Malviya Bridge is a double decker bridge over the Ganges river in Varanasi. It carries rail track on lower deck and road on the upper deck. It is one of the major bridges on the Ganges.
There is some resentment for tourists trespassing through the cremation ghats in Varanasi. You can take photographs from a distance, but you shouldn't come too close out of respect.
There is some resentment for tourists trespassing through the cremation ghats in Varanasi. You can take photographs from a distance, but you shouldn’t come too close out of respect.
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7 Comments

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“Experiencing Varanasi In Just A Few Days.”

  1. This sounds like an amazing place to visit. Such a different way of life. I’m not sure if I could handle seeing bodies floating down the river but all these gorgeous and interesting photos are making me so excited to visit India!

  2. Nisa

    Yeah, I totally get what you mean Monica. Before we decided to visit Varanasi, we did a lot of research and found out, that it was going to be (very) likely to see a dead body floating by in the Ganges river. Of course, this is unnatural for us but in India it’s not even that special – it’s actually a “normal” process. Being “buried” in the Ganges in Varanasi is one of the holiest ways. People from all over India come here to die in peace. Knowing this made it easier but (for me) that thought passed as soon as we saw the first one floating by …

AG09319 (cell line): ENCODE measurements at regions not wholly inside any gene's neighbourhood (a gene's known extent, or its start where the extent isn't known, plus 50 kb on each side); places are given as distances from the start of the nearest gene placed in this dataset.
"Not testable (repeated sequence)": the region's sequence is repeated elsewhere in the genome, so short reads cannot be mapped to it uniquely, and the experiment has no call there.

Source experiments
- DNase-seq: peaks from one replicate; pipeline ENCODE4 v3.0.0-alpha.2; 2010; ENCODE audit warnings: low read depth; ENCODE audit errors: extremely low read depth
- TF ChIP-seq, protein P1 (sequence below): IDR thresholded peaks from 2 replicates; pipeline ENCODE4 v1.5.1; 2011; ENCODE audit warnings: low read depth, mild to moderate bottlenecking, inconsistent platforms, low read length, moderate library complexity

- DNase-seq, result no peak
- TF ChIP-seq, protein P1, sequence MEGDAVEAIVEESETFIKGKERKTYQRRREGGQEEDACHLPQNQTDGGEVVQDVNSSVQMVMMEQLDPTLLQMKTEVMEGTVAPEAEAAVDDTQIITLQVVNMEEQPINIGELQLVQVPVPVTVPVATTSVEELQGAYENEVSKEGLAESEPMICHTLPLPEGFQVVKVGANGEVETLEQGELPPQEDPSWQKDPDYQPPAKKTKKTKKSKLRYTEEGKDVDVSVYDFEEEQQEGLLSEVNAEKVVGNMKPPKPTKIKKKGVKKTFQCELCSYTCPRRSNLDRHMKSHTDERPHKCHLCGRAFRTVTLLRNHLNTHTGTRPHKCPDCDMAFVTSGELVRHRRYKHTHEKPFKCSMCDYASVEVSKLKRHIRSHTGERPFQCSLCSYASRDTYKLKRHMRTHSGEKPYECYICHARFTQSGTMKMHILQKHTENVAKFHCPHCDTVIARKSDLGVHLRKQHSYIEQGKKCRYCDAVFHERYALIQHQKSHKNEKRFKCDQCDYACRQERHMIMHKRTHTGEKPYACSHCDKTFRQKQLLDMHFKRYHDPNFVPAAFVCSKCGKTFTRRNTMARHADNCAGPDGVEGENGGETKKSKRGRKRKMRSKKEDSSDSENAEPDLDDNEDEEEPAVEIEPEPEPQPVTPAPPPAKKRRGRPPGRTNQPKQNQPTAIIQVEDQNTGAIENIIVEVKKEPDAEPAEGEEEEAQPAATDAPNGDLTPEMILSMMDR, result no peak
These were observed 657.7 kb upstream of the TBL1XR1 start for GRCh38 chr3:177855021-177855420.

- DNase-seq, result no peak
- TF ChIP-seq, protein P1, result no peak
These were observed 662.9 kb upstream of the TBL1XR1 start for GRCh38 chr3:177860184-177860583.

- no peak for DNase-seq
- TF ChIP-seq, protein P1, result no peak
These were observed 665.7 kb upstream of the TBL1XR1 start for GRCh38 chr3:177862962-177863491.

When are you planning on visiting India? This summer right?

  3. God I love you guys! Great photos as usual and an interesting story. I’ve just finished reading Holy Cow: An Indian Adventure, have you heard of it? Anyway, now I’m obsessed with India so thanks for sharing your travels there!

  4. Hi,it`s a pleasure following your trip to India.If everything went right I could look down on you in Alka Hotel from the Ganpati Guesthouse.Sadly I could not go and had to change plans. Would have been funny to meet you there because I discovered your comments to some of my Flickr-Pics short time ago.Explore the holy city on the banks of Mother Ganga.For me it`s one of the most impressive sites in the world.

    Christian
    …warum habe ich das eigentlich nicht auf Deutsch bgeschrieben…?

  5. Nisa

    @Vicky: Thanks so much for your lovely words about the photos :) No, we haven’t read it but the title is appealing so we’ll look into it ;) Have a great start into the week!

    @Christian: Thanks for your comment. India is an amazing country and we hope to explore much more of it! Who knows … maybe one day we’ll meet during our travels ;) Guten Start in die Woche :)

  6. Yup, I’ve missed the chance to visit Varanasi because I’ve screwed up my plans by not purchasing train tickets in advance (lesson learnt). But anyway, this place surely is one hell of a place. And yes, those floating bodies. Not sure if I can handle that.

  7. Nisa

    Oh that’s too bad Amer. If you get the chance to visit Varanasi, definitely do so.
    Of course one needs to have the guts to do so … or maybe guts is the wrong word, but it’s nothing for the faint-hearted to see dead people floating in the river. We always think that this is the way of live in India and this makes things a bit easier…
    Best, Nisa